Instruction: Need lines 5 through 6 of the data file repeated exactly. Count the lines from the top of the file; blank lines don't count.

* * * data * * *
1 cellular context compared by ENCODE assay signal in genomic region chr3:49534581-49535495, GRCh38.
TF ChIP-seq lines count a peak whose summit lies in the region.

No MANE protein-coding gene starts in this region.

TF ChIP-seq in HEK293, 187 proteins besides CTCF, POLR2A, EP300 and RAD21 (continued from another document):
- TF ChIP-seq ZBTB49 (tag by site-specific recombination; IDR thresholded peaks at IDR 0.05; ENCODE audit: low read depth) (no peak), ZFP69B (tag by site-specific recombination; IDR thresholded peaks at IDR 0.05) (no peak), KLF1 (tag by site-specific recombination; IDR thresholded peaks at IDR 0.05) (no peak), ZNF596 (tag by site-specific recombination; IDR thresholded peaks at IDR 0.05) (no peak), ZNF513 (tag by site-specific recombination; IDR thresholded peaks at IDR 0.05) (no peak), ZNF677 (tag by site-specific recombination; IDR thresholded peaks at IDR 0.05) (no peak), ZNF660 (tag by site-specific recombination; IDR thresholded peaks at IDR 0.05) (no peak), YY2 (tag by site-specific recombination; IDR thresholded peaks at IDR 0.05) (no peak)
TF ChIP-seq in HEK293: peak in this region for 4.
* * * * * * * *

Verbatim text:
- TF ChIP-seq ZBTB49 (tag by site-specific recombination; IDR thresholded peaks at IDR 0.05; ENCODE audit: low read depth) (no peak), ZFP69B (tag by site-specific recombination; IDR thresholded peaks at IDR 0.05) (no peak), KLF1 (tag by site-specific recombination; IDR thresholded peaks at IDR 0.05) (no peak), ZNF596 (tag by site-specific recombination; IDR thresholded peaks at IDR 0.05) (no peak), ZNF513 (tag by site-specific recombination; IDR thresholded peaks at IDR 0.05) (no peak), ZNF677 (tag by site-specific recombination; IDR thresholded peaks at IDR 0.05) (no peak), ZNF660 (tag by site-specific recombination; IDR thresholded peaks at IDR 0.05) (no peak), YY2 (tag by site-specific recombination; IDR thresholded peaks at IDR 0.05) (no peak)
TF ChIP-seq in HEK293: peak in this region for 4.